My role as a therapist is to actively teach people sensible ways of thinking, relating, and problem solving. My role is show people that they can stubbornly refuse to upset themselves about anything and to stubbornly pursue what they want and not what others want. My role is also to model what I teach. I walk the talk and strive to show people that they can push themselves to do what is best in the long run so that they have the greatest amount of pleasure possible in life.
My Therapy Focus
I focus and zero in on the self-defeating beliefs people hold that make them upset when others misbehave or when life is tough. For example, people generally hold three major irrational, self-defeating beliefs. 1. I must do well. 2. You must treat me well. 3. Life must be easy. I show people how to hold onto what they value but to give up the rigid belief that they must get what they value quickly and easily. I show people to hold onto a healthy desire to do well and be treated well by others but to see that they never have to disturb themselves when others misbehave or life is rough. I show them that even when life is difficult people can choose to have some pleasure in life and accept what cannot be changed. I focus on helping people cope rather than mope.
What I Usually Need to Know to Help
I want to know what they believe about themselves, others and life in general. Does the person believe that they need the approval of others or do they have a healthy desire for approval but can fully accept themselves even when others reject them? I want to know if they believe they have to do things perfectly or that they can do things imperfectly and learn from their less than ideal performances? I want to know if people believe they can tolerate uncomfortable conditions or if they must be comfortable at any cost? I want to understand the beliefs people use to upset themselves and teach them to hold self-helping and sensible beliefs that will help them cope with misfortune.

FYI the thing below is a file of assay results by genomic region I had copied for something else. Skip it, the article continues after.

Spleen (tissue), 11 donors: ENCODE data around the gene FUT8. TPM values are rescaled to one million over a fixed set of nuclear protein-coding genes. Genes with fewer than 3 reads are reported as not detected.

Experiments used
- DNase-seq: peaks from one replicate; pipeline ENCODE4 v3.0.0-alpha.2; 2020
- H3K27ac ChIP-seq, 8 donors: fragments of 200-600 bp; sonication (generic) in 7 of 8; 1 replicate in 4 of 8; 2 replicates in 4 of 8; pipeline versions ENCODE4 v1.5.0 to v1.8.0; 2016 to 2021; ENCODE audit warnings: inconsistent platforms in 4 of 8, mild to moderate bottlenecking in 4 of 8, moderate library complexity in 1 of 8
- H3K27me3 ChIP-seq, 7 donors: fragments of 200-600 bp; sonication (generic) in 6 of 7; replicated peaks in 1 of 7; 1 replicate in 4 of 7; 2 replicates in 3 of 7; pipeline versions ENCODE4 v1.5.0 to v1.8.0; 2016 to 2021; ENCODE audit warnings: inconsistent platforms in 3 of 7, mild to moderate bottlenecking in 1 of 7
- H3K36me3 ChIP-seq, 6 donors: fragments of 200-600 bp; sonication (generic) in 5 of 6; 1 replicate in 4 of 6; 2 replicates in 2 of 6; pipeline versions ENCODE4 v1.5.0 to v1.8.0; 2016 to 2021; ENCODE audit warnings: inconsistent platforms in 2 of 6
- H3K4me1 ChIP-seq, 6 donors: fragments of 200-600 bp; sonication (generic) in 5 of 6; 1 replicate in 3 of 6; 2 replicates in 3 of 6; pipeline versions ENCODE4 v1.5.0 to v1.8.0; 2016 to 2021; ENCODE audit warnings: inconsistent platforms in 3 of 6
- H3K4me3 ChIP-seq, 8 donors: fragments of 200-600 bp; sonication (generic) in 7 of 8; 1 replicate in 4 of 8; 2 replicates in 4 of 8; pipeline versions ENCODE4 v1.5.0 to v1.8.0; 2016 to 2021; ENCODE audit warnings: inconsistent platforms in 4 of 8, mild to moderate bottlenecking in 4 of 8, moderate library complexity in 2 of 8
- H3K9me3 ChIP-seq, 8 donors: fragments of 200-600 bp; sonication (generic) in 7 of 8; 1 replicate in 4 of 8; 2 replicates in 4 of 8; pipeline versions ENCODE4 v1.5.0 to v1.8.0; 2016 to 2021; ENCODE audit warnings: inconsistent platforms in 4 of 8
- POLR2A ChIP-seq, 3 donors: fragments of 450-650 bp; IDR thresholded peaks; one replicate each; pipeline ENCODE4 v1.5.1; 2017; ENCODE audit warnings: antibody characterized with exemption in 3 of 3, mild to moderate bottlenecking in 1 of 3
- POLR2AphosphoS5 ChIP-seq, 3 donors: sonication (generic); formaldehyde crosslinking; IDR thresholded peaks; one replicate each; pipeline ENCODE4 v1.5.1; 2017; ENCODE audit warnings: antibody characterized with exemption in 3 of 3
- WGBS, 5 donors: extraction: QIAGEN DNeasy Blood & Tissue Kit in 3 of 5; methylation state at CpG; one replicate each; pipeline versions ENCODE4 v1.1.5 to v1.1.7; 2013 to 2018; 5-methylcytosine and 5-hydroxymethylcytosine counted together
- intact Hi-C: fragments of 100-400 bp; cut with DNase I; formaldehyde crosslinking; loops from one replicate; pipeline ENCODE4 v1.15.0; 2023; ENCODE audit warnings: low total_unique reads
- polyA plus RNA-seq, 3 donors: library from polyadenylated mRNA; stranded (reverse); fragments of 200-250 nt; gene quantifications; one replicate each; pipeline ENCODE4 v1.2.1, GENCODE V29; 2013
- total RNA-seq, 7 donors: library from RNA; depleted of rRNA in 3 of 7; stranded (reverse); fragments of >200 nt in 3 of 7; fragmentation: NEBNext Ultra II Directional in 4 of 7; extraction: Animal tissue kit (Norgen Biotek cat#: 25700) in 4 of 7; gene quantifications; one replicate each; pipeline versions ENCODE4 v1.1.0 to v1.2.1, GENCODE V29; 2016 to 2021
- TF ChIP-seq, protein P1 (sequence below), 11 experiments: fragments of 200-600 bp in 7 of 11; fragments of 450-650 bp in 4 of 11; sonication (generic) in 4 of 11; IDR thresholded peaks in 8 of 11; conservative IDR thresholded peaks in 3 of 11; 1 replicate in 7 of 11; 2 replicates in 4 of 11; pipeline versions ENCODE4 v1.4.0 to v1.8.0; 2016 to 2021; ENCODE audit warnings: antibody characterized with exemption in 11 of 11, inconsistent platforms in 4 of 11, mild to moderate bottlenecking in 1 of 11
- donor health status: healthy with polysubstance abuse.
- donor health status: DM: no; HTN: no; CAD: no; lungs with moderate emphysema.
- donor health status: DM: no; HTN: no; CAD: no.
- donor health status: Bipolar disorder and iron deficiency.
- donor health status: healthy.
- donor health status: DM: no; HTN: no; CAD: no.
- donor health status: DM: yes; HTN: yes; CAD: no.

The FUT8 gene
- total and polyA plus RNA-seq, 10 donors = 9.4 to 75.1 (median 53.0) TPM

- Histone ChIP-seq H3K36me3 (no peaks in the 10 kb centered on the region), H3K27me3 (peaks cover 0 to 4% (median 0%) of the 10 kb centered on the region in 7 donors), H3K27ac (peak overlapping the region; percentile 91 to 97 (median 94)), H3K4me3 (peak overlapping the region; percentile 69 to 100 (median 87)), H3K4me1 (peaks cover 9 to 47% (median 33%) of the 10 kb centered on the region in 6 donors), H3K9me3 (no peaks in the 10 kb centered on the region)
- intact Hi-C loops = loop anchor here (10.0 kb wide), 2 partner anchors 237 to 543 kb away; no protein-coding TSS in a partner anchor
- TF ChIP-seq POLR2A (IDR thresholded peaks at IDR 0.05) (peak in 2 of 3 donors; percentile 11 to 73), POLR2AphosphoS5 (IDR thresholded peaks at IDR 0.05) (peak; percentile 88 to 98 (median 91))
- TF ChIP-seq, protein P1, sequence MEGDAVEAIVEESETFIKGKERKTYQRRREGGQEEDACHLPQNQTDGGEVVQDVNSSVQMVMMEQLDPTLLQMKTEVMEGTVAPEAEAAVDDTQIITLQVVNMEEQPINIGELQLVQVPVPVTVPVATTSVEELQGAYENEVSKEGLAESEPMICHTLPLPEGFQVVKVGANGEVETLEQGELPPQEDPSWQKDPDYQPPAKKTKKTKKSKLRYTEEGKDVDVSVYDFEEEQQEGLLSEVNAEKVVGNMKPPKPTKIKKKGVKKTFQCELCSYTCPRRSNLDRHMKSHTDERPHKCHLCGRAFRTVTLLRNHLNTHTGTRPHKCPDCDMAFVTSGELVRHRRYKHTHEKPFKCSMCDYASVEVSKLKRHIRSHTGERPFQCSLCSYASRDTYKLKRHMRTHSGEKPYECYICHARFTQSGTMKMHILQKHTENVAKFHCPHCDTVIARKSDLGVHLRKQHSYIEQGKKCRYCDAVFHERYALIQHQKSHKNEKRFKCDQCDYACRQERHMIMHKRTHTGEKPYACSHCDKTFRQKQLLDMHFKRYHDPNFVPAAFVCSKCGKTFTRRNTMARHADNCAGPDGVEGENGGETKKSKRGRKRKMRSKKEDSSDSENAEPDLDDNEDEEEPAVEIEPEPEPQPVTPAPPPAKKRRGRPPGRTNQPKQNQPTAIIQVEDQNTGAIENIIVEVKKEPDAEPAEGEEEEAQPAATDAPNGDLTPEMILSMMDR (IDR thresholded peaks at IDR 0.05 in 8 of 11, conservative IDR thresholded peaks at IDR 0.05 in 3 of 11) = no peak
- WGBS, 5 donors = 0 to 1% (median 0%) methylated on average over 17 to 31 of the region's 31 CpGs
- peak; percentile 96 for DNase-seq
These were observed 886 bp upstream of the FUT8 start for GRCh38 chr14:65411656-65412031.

My Guiding Ethical Principles
My guiding ethical principles are to be authentic as a person and to walk the rational talk that I teach. I want to model for people what I am teaching them. It is unethical to teach people to delay gratification and to take control of their emotions but to not do so as a professional. I always strive to practice what I preach and advocate.
On the Fence About Going to Therapy?
First see that not all psychologists focus on the past, only listen, or are only into feelings. Realize that some psychologist are active, teach, model, and implement rational methods and rational ideas. Then accept that the saying nothing ventured nothing gained has validity. Go to my website REBTDoctr.com and read about Rational Emotive Behavior Therapy and think about how a problem focused, rational approach can be helpful.
Had a Negative Therapy Experience?
Learn about Rational Emotive Behavior Therapy. See that not all therapy, not all cognitive behavior therapy is the same. REBT is unique in that it quickly and efficiently shows the client how they upset themselves through rigid beliefs.
Important Factors for Choosing a Therapist
Look for someone who is rational, active, and practices what they preach. Find someone who looks authentic and is sensible and actively attempts to teach you new ways to think, feel, and behave from the start of therapy. Life is short and so your therapist should want to not foster dependence but encourage you to be self-directed from the outset of therapy. A good therapist is a good teacher and an active teacher. Also find someone who is smart but has a healthy sense of humor. If the therapist takes himself too seriously this is generally not a good thing.
How My Own Struggles Made Me a Better Therapist
My own struggles have made me a better therapist because I see that people can change. My mastery over self-defeating behaviors and beliefs has shown me that I can change and maintain that change. I have come to see that I determine my own emotional destiny. I have come to be self-directed and self-accepting.